Elmhurst College: Elmhurst Wins Grant to Support Math and Science Students

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Elmhurst Wins Grant to Support Math and Science Students

Jon Johnson calls it the moment “when reality hits.”

A professor of mathematics at Elmhurst College, Johnson has seen too many first-year students struggle in their first encounters with college math and science courses, and face the realization that academic success will require more work than they had imagined. Some give up, dropping their math or science majors for disciplines they think will be less difficult and abstract—or even worse, dropping out of college altogether.

Now, a grant of $448,875 from the National Science Foundation will allow Elmhurst to introduce a new program to improve retention of students in the so-called STEM fields—science, technology, engineering and mathematics—and encourage student success. Building on existing departmental initiatives, the Keystone (Keys to Success Through Year One) Project will include new STEM-related first-year seminar courses, research-based January Term experiences, special STEMinars to introduce students to career options in STEM fields, and summer research opportunities.

“The jump from high school to college in math and science courses can be a big one, and some students are not prepared for the level of work they’ll have to do,” said Johnson, principal investigator on the project. “These programs are designed to help students make that transition and succeed in STEM-related majors.”

Building student interest in STEM fields has become a priority throughout higher education, with numerous studies in recent years pointing to “leaks” in the pipeline of students heading to graduate school and careers in those fields. Studies have shown that only about half of first-year students who say they intend to major in STEM fields actually graduate with degrees in those fields within six years. Many students who abandon STEM fields say they do so because the coursework is too difficult; experiences in the first year of college can be decisive.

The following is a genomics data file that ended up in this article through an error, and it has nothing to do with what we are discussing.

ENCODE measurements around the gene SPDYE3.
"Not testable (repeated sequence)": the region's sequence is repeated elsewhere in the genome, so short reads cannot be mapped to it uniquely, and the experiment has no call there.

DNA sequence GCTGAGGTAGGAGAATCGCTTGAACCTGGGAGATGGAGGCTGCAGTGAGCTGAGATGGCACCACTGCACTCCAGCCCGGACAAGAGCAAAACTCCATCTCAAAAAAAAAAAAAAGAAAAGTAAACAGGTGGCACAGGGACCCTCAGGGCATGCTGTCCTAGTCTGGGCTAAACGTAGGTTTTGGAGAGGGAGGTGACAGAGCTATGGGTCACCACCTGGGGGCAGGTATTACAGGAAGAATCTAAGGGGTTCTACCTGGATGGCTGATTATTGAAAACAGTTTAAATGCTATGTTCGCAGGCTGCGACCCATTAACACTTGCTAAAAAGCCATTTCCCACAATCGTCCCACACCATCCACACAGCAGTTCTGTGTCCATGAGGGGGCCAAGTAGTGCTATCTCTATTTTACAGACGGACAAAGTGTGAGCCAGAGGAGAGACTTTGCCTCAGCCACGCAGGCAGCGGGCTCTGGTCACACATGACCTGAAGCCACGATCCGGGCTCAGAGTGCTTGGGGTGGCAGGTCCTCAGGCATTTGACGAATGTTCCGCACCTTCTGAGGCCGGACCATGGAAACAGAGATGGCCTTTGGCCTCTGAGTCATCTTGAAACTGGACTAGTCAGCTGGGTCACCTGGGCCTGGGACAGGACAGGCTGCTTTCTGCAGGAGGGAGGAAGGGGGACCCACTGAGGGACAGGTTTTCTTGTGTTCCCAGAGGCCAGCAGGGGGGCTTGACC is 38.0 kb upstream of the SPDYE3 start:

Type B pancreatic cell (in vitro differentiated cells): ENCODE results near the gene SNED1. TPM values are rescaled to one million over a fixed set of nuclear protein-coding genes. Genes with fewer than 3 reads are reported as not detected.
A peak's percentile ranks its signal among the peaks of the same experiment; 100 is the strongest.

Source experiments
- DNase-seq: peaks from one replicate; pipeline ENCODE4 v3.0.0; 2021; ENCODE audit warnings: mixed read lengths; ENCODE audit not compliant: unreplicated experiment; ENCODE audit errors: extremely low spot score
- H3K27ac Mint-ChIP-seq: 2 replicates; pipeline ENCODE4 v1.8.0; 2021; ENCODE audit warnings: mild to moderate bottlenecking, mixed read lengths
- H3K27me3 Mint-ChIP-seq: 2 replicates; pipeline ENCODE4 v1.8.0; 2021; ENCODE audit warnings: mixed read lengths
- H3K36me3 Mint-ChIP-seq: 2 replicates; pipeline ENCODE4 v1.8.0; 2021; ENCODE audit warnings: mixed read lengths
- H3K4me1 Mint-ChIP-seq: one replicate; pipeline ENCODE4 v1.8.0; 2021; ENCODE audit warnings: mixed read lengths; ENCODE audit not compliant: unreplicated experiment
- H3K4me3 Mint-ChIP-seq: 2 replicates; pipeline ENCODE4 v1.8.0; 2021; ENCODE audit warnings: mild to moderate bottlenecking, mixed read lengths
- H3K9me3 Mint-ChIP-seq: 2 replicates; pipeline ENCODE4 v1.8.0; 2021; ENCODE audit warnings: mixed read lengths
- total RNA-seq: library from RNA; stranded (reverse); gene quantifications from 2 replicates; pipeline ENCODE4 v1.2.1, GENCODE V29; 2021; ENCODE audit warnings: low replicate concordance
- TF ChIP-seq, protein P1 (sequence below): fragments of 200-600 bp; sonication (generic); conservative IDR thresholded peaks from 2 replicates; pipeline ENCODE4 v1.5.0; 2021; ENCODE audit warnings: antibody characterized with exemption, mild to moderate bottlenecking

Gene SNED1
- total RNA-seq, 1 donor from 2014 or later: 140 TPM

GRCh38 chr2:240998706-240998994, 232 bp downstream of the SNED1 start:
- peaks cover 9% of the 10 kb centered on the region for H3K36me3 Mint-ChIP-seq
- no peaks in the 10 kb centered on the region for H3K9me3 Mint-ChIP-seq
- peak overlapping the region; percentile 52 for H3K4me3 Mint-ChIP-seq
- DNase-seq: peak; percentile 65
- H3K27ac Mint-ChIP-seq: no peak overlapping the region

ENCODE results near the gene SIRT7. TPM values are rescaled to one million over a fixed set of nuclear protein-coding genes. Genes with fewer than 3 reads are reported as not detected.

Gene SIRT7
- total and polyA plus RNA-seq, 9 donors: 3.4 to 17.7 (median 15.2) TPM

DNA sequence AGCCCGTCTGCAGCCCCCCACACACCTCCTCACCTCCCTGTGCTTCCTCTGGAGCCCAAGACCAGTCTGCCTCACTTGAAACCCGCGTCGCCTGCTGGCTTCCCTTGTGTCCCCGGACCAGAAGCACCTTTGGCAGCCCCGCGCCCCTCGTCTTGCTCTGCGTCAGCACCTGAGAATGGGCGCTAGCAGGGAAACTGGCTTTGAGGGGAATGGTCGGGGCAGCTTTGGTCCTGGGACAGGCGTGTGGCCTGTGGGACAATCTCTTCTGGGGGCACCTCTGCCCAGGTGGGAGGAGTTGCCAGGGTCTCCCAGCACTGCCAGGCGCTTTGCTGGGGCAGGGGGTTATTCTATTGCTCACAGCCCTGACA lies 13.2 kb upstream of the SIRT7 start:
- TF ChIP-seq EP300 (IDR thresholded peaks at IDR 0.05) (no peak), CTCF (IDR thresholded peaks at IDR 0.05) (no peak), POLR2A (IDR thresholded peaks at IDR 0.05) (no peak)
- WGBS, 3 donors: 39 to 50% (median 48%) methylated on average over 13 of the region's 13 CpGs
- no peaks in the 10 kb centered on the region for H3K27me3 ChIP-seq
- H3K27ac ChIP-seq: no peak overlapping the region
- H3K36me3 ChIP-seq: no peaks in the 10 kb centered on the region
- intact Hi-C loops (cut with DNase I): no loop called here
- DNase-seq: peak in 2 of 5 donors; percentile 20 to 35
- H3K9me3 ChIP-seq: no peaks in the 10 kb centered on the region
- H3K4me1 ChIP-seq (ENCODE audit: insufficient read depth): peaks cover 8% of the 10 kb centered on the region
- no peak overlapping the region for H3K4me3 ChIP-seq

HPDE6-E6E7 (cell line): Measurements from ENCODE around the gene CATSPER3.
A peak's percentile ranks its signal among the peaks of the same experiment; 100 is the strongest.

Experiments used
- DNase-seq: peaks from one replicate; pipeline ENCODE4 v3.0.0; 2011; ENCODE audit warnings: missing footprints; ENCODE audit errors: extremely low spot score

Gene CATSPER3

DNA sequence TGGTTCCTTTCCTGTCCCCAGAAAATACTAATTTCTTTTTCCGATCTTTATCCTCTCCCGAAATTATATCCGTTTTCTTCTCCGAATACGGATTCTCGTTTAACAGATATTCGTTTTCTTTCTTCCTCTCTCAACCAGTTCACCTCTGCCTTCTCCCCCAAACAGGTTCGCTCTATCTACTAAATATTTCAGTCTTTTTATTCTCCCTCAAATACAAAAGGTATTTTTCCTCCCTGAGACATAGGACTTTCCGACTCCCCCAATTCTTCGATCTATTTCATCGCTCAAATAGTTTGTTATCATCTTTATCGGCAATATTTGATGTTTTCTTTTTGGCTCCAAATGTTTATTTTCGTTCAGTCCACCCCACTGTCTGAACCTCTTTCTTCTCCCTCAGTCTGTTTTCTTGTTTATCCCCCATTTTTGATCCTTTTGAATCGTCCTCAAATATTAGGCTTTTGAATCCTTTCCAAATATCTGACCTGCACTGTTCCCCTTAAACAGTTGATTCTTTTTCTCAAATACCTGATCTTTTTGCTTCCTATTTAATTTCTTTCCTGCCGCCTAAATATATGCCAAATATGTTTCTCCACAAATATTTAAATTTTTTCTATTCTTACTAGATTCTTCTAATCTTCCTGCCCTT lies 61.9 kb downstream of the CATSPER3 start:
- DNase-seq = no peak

“Students come in with dreams of being a doctor or a research scientist, but if they are not prepared to succeed, they can become demoralized,” said Merrilee Guenther, assistant professor of biology and a co-principal investigator on the project. “They need to know how to manage time, set goals and synthesize enormous amounts of information. Some figure it out on their own, but others never do. They end up changing majors or often leaving the College entirely. And these are students who could be successful ultimately."

Keystone aims to help such students navigate the challenges of their first year of college and beyond. By addressing the exodus of students from STEM fields, it aims to increase the number of graduates in biology, chemistry, computer science, exercise science, mathematics, physics and cognitive psychology at Elmhurst by 36 percent. The project is intended to offer a model of successful interventions that could be adopted by other institutions. The project will begin in full with the start of the academic year in August 2013 and run for five years.

Elements of the new program address some of the most often cited reasons for students leaving STEM-related majors. For example, more than a quarter who drop such majors say they believe they will find better job prospects in other fields. The new spring STEMinars, focused on career options, graduate-school preparation and guest presentations from professionals working in STEM fields, will introduce students to some of the ways they can apply their interest in math and science to the world of work. 

The project will also increase opportunities for students to engage in research, a strategy the investigators believe will drive interest in and excitement about science- and math-related majors. In addition to project- and research-based January Term courses, the project is creating new summer research experiences that will introduce students, early in their college careers, to the responsibilities and rewards of collaborative investigations.

“When you do research, you learn to take ownership of your own education,” Guenther said. “You do a lot of maturing and you get excited about what you’re learning.”   

Johnson said that he hopes to enroll more than 100 first-year students in the Keystone Project each year.

The Keystone Project is one of several College initiatives that seek to prepare students for success in science, math and related fields. Another, the Summer Academy in Math and Science, gives high school students from underrepresented groups a running start on college work.

For more information, see The Keystone Project.

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